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Mortgage broker vs. the bank: Pros and cons

For most people, securing a mortgage is one of the most significant financial decisions they’ll make in their lifetime. The choice between using a mortgage broker or working directly with a bank is a crucial one, and it comes with its own set of pros and cons.

In today’s real estate landscape, first-time homebuyers are encountering unprecedented obstacles on their path to home ownership. Skyrocketing property prices, coupled with the ever-increasing cost of living, are making it increasingly challenging for young individuals and families to enter the housing market. The complexities of securing a mortgage can add an additional layer of stress to an already daunting process. It’s in these situations that the decision between using a mortgage broker or working directly with a bank becomes even more crucial.

Understanding the pros and cons of each option is essential for navigating these challenging waters and making the dream of home ownership a reality. In this article, we’ll explore the advantages and disadvantages of both options, shedding light on the role of mortgage brokers, how they’re compensated, and the dynamics between banks and customers when it comes to securing a home loan so that you understand which one may be most suitable for you.

Mortgage brokers and the mortgage marketplace

Mortgage brokers play a pivotal role in the real estate and property industry. They are intermediaries between potential homebuyers and the lenders who provide the financing. One of the primary advantages of using a mortgage broker is that they can grant you access to a vast array of mortgage and lender products from various banks and institutions. Unlike a bank, which will only present you with their in-house loan options, mortgage brokers have access to a broader range of mortgage products available in the marketplace. This is particularly beneficial when you’re looking for specific terms, interest rates, or features tailored to your unique financial situation.

A good mortgage broker will personally help you navigate through your options.

Payment structure: Who foots the bill?

One common misconception about mortgage brokers is that their services come at an extra cost to the borrower. In reality, the broker is not paid by you, the home or property buyer. Instead, brokers receive their compensation from the banks or lending institutions whose products they recommend and ultimately facilitate. This fee is commonly referred to as a “finder’s fee” or a “lender’s commission.” It’s important to note that this compensation structure does not affect your mortgage’s interest rate or closing costs. In essence, the service provided by the broker is a valuable resource that you can access without incurring additional expenses.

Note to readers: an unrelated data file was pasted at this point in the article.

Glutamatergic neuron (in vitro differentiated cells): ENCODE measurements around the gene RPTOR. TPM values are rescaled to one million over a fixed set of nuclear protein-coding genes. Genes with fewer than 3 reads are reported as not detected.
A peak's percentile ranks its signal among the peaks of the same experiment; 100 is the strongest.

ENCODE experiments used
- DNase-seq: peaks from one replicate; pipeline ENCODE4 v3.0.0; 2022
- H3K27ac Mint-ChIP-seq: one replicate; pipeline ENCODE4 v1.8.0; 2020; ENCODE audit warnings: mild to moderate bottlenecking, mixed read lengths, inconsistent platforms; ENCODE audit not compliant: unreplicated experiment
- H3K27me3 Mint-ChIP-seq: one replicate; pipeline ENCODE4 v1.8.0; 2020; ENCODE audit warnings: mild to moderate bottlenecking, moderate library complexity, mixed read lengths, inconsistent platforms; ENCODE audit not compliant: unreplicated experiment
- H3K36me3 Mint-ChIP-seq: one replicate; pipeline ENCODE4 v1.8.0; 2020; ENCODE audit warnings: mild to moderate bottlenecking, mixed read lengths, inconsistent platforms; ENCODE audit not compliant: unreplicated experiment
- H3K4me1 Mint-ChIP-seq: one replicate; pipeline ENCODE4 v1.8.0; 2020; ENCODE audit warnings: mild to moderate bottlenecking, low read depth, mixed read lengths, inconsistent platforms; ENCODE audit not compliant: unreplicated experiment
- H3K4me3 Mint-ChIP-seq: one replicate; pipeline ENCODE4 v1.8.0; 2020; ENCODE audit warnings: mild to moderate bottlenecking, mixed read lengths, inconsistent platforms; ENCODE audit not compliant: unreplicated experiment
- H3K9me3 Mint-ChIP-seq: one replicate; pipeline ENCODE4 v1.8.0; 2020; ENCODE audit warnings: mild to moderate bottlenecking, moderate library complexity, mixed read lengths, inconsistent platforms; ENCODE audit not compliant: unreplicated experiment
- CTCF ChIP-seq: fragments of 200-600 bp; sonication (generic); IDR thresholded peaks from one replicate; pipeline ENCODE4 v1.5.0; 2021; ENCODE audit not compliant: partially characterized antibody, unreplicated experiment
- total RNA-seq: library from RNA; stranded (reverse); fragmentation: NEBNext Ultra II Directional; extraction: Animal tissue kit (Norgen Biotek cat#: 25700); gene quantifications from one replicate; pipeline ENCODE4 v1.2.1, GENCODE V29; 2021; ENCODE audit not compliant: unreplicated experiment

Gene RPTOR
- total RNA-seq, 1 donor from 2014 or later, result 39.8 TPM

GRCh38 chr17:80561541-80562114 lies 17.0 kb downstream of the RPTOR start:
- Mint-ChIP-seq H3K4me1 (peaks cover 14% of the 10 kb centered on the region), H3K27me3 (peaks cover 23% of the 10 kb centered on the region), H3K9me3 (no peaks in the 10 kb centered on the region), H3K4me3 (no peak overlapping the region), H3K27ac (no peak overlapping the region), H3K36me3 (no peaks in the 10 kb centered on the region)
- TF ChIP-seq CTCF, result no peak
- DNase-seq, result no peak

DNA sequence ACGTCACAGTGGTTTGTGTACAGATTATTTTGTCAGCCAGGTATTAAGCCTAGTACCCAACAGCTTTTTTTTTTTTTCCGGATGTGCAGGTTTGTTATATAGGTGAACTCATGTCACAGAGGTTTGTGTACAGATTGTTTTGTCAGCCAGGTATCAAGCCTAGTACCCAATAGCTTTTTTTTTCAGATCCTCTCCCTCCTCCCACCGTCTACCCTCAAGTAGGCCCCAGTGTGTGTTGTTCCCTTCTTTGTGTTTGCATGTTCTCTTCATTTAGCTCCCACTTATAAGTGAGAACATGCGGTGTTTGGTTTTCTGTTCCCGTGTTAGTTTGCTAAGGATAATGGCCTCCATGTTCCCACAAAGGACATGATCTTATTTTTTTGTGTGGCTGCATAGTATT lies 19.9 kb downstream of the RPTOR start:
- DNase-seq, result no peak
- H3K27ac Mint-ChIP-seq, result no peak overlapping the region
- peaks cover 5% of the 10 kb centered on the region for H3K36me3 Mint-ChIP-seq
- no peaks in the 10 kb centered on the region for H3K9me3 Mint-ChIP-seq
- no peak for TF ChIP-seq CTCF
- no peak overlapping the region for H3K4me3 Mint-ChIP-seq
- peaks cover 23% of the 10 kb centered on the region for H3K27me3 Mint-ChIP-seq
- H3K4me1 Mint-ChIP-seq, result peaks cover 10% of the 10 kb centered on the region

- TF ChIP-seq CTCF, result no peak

Since brokers earn a commission based on the products they recommend, there may be an incentive to promote loans that offer higher commissions rather than those that are truly the best fit for the borrower. However, reputable mortgage brokers take precautions to mitigate this conflict of interest. They are bound by professional codes of conduct and have a legal obligation to act in the best interest of their clients, prioritising your needs over their commissions. As a result, borrowers can generally trust that brokers are committed to securing a mortgage that aligns with their financial circumstances and objectives. To ensure transparency, it’s essential to establish a clear understanding of the broker’s compensation structure and enquire about any potential incentives related to the loan products they present, thus reinforcing the importance of working with a trusted and experienced mortgage broker.

Brokers work for you

One of the significant advantages of working with a mortgage broker is that they work for you, the customer. Unlike bank loan officers, who primarily serve the interests of their respective banks, mortgage brokers are dedicated to finding the best mortgage product for you based on your specific needs and financial circumstances. They act as your advocate in the lending process, helping you navigate the complexities of mortgage options, paperwork, and negotiations.